Israel searches for family's killers
Family knifed to death as they slept
Israeli soldiers hunted Saturday for the killers of five family members who were stabbed to death as they slept in their West Bank home.
Palestinian militants were suspected of killing a husband and wife and three of their children — aged 11, three and four months — on Friday night near the Itamar settlement.
Another family member, a 12-year-old returning from a youth group, found the bodies.
Israeli forces set up checkpoints in the area around the Itamar settlement in the northern West Bank and were still sweeping the region late into Saturday.
Military officials said they had made some arrests but provided no details.
Palestinians join search
Prime Minister Benjamin Netanyahu convened a special security meeting to decide on further action, saying he was "deeply shocked" by the attack.
"Israel will not stand by idly after such a despicable murder and will act vigorously to safeguard the lives of the citizens of Israel and punish the murderers."
Palestinian security forces were also searching for suspects.
"Violence does not justify violence," Palestinian Prime Minister Salam Fayyad told The Associated Press. "We condemn it completely, whoever does it and whoever the victims are."
The Al Aqsa Martyrs' Brigades, a mostly defunct Palestinian militant group, took responsibility for the attack, but this group has falsely claimed responsibility for attacks in the past.
In Gaza, residents and Hamas officials applauded the killing of the settlers.
Israeli officials said at least one Palestinian militant infiltrated the Itamar settlement, entered the family home and stabbed the five family members. Two young children asleep in another part of the house survived.
TV Footage from the scene showed children's toys covered in blood and furniture tipped over.
Area had been calm
The overnight attack, described as the deadliest in years, marked a rare outburst during a relatively calm period.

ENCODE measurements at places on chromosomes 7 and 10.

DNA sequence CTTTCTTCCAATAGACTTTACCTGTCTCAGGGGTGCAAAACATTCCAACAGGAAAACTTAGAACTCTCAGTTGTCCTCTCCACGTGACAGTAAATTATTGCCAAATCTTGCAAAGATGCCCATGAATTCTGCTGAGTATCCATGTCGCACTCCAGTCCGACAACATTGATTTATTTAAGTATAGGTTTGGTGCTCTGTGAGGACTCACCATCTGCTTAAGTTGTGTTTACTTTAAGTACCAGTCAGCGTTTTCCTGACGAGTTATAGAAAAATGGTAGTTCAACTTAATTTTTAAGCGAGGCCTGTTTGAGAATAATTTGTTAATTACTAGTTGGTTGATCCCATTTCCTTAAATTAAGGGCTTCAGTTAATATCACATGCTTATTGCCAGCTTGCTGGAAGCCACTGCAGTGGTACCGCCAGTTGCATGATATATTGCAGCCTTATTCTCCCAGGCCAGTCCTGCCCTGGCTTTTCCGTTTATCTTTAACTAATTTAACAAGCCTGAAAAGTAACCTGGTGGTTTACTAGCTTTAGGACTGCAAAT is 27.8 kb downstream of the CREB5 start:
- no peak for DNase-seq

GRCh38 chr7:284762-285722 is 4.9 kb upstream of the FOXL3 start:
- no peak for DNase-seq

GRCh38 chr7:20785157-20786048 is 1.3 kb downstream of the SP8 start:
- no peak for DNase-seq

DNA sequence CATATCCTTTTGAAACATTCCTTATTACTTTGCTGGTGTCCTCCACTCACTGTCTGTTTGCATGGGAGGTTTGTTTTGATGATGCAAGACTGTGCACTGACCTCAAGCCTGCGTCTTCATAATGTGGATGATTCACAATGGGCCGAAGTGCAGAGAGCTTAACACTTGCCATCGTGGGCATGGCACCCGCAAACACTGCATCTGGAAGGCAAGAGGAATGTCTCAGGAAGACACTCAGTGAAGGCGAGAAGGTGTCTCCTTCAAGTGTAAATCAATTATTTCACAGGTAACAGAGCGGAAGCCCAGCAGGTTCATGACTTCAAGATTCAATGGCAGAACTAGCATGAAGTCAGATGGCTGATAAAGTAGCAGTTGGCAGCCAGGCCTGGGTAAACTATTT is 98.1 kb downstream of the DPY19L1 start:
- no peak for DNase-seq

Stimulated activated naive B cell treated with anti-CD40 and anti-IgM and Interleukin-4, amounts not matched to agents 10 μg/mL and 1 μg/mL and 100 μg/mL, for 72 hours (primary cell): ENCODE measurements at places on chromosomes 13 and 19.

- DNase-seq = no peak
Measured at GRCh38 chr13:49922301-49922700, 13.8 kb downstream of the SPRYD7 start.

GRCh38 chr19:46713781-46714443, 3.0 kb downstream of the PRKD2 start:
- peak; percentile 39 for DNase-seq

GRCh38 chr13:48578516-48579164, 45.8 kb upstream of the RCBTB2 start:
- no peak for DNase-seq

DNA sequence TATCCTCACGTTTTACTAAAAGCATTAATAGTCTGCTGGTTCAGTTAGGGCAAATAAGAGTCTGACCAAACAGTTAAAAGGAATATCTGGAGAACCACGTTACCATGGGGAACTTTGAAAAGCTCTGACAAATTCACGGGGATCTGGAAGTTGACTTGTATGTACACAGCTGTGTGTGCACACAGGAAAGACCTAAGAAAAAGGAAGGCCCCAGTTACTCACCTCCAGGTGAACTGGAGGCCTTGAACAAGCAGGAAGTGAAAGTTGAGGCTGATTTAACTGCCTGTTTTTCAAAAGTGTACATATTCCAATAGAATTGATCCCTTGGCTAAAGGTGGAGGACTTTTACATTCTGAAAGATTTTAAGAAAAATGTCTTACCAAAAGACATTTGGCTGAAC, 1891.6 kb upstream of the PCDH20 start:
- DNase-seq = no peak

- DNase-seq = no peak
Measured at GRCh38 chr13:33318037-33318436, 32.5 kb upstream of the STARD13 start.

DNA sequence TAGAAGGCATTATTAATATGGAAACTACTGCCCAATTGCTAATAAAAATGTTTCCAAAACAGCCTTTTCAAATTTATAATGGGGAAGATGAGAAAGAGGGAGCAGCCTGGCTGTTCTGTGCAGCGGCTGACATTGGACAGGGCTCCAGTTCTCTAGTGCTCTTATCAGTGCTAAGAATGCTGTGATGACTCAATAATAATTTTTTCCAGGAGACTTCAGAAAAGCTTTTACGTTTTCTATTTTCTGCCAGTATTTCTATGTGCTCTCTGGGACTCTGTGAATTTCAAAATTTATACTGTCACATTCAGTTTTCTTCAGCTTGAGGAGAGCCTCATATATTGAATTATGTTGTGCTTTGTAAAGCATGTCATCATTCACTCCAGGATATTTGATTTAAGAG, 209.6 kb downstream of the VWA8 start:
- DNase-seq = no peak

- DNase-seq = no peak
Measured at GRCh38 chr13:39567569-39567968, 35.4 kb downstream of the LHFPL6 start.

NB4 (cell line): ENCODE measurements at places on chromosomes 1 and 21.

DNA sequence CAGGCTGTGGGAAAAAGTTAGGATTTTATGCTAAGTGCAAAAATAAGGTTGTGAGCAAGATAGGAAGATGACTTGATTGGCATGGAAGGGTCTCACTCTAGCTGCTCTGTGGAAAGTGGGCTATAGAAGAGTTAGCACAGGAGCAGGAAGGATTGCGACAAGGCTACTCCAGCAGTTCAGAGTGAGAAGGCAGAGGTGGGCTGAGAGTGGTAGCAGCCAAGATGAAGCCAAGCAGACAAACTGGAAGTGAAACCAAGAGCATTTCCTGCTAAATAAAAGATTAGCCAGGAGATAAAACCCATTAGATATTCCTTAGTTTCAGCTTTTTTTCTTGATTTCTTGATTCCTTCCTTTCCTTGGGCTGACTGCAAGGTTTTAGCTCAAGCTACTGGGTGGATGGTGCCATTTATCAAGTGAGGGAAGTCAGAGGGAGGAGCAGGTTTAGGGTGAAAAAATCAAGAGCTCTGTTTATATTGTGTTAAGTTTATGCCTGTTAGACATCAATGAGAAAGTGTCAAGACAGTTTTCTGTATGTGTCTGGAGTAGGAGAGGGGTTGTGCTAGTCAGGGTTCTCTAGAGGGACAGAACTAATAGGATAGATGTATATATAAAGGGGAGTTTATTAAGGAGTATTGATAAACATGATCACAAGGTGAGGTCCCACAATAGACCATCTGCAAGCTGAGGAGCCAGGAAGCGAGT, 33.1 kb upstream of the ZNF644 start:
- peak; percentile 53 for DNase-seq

Israeli-Palestinian peace talks collapsed last year because of disputes over Israeli settlements in the West Bank. A 10-month Israeli freeze of new settlement construction expired last September, although a slowdown has continued, angering settlers.
Ron Nahman, mayor of the Ariel settlement, called on the government to respond to the "massacre" by resuming construction in earnest. He said anything else would send a message to Arabs that "you can do anything against the settlers."
The attack was reminiscent of a similar one in Itamar in June 2002, at the height of a Palestinian uprising, when a gunmen burst into the home of a family and shot and killed a mother and three of her children. Another two children were seriously injured and a local security official was shot to death as he tried to help.
On Saturday, Israel's new military chief, Lt. Gen. Benny Gantz, visited the family's home in Itamar and vowed that Israel "will not rest until we capture the murderers."
The attack occurred on the Jewish Sabbath when the observant are prohibited from working and most physical activity, instead spending the day in prayer or rest. Itamar is an observant community and there was no official comment from residents there.
Israeli Foreign Minister Avigdor Lieberman said he would file a complaint with the United Nations over the attack and expects "worldwide condemnation of the satanic murder of an entire family."
Robert Serry, the UN special co-ordinator for the Middle East Peace Process, issued a statement condemning the "shocking murder of an Israeli family of five" and called for those responsible to be brought to justice.